Alphonse Legros was a French painter, etcher and medallist. Legros was born in Dijon, his father was an accountant, while young, Legros visited the farms of his relatives, and the peasants and landscapes of that part of France are the subjects of many of his works. He was sent to the art school at Dijon with a view to qualifying for a trade, in Paris, Legros studied with Charles-Antoine Cambon, scene-painter and decorator of theatres. He attended the drawing-school of Lecoq de Boisbaudran where he himself in sympathy with Jules Dalou. In 1855, he attended the classes of the École des Beaux Arts. This work was presented to the museum at Tours by the artist when his friend Jean-Charles Cazin was curator, champfleury saw the work in the Salon, and sought out the artist to enlist him in the Realists, a group round Gustave Courbet. In 1859, Legross LAngelus was exhibited, the first of the interiors for which he was best known. Ex Voto, went the museum at Dijon, but only obtained a mention at the Salon and he moved to England in 1863 and in 1864 married Rrances Rosetta Hodgson.
At first he lived by his etching and teaching and he became teacher of etching at the South Kensington School of Art, and in 1876 Slade Professor at University College, London in succession to Edward Poynter. Whilst teaching at the Slade School Legros taught a large contingent of women, through his field of sculpture he encouraged the design of medals based upon the Italian renaissance style of portrait, illustrating the character, profession or life of the individual portrayed. The Slade Girls attracted commissions from a range of societies and organisations due to the beauty, pupils of note include the Casella sisters, Fedora Gleichen, Lilian Swainson and Elinor Hallé. Legros was naturalized as a British citizen in 1881, and remained at University College for 17 years, Legros picked up the art of etching by watching a college in Paris working at a commercial engraving, and taught himself the making of medals. He considered the traditional journey to Italy an important part of artistic training, dictionary of National Biography,1912 supplement.
Dr Hans W Singer, Alphonse Legros, Die graphischen Künste, Léonce Bénédite, Alphonse Legros, Revue dan, Cosmo Monkhouse, Professor Legros, Magazine of Art. The Boston Public Librarys Alphonse Legros set on Flickr. com Alphonse Legros exhibition catalogs Alphonse Legros in American public collections, on the French Sculpture Census website
John Henry Middleton
John Henry Middleton was an archaeologist and a museum director. As a child he travelled to Italy where he was initially educated and he acquired a love for Italy and its language, which lasted throughout his life. On returning to Britain his parents settled in Cheltenham, where his father practised as an architect, in 1865, he was matriculated at Exeter College, Oxford. The following year, however, he suffered a severe depression accentuated by the death of a close friend at Oxford. This led to him confining himself to his room for six years, during this time, through reading and study he laid the foundations of his extensive knowledge of art and archaeology. On his recovery, Middleton began a series of journeys around the world and he visited the Americas, including Salt Lake City and the Rocky Mountains, and traveled south from there into Mexico. He travelled in Greece, Asia Minor and North Africa and he undertook a special journey to Fez in Morocco to study the philosophy of Plato as taught there, while there he secured entrance to the Great Mosque by posing as an Islamic pilgrim.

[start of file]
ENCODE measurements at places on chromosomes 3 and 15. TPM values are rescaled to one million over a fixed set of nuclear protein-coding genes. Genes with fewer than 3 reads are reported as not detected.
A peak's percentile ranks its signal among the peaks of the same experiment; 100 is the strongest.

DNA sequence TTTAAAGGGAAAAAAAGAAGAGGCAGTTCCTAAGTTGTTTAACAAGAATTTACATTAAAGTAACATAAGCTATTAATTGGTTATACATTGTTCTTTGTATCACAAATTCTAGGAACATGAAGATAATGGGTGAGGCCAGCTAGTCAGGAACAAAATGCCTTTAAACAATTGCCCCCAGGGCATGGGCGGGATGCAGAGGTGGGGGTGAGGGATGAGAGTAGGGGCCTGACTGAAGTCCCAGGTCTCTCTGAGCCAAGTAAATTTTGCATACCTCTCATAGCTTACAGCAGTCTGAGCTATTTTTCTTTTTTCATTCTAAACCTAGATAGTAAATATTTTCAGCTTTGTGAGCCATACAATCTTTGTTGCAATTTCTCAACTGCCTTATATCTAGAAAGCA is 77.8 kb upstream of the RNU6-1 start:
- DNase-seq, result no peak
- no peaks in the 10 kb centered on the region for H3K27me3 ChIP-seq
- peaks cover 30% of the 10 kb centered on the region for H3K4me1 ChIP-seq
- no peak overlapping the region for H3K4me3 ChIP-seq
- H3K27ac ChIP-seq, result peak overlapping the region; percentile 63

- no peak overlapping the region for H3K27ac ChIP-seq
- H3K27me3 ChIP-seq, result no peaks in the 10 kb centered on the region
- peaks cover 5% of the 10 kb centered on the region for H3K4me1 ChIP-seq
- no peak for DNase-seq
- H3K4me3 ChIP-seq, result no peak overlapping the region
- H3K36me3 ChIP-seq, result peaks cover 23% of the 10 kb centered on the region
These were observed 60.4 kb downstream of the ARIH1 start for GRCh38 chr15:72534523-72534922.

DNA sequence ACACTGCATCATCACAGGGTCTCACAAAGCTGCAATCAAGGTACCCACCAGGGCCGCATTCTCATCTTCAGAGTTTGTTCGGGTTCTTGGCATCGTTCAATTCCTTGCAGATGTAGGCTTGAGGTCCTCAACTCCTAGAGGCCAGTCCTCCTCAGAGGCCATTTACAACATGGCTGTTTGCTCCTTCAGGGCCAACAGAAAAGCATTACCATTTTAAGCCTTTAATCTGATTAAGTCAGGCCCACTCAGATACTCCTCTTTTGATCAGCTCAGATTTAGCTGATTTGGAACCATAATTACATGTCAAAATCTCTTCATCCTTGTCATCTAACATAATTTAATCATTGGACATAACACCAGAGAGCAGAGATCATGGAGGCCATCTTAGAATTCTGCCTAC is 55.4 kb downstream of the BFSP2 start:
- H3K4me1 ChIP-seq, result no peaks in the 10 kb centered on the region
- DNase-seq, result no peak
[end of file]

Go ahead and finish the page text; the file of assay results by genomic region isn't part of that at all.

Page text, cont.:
After his fathers death in 1885 he liquidated the firm and began life as a professional archaeologist, Middleton never ceased to pursue his favourite studies of art and archaeology, and even went through a course in the schools of the Royal Academy. His vast knowledge became well known and brought him many friends including William Morris, in 1879, he was elected fellow of the Society of Antiquaries, and was a frequent contributor to their publications, in 1894 he was elected as vice-president of the society. He contributed to the 9th edition of the Encyclopædia Britannica, in 1885, he published his book Ancient Rome, looking at antiquities of Rome, which was followed in 1892 by the Remains of Ancient Rome. From 1886 to 1892, he was Slade professor of art at Cambridge. He was given an honorary MA degree at Cambridge in 1886, and in 1887 one from Oxford, followed by a Litt. D. at Cambridge in 1893 and a DCL at Oxford in 1894. He was honoured with a degree at the University of Bologna. In 1889, Middleton was named Director of the Fitzwilliam Museum in Cambridge, Middleton was appointed as lecturer at the Royal Academy.
In 1892, he was appointed Director of the art collections of the South Kensington Museum, at the time the department was in need of reform and reorganisation. He brought in several reforms, but the difficult work coupled with his lifelong depression and drug addiction, increased his despondency. He accidentally overdosed on morphia at the age of 49 and died on 10 June 1896 and his body was cremated at Woking, and the remains interred at Brookwood cemetery. In 1892, he married Bella Stillman, they had one child, attribution This article incorporates text from a publication now in the public domain, Lionel Henry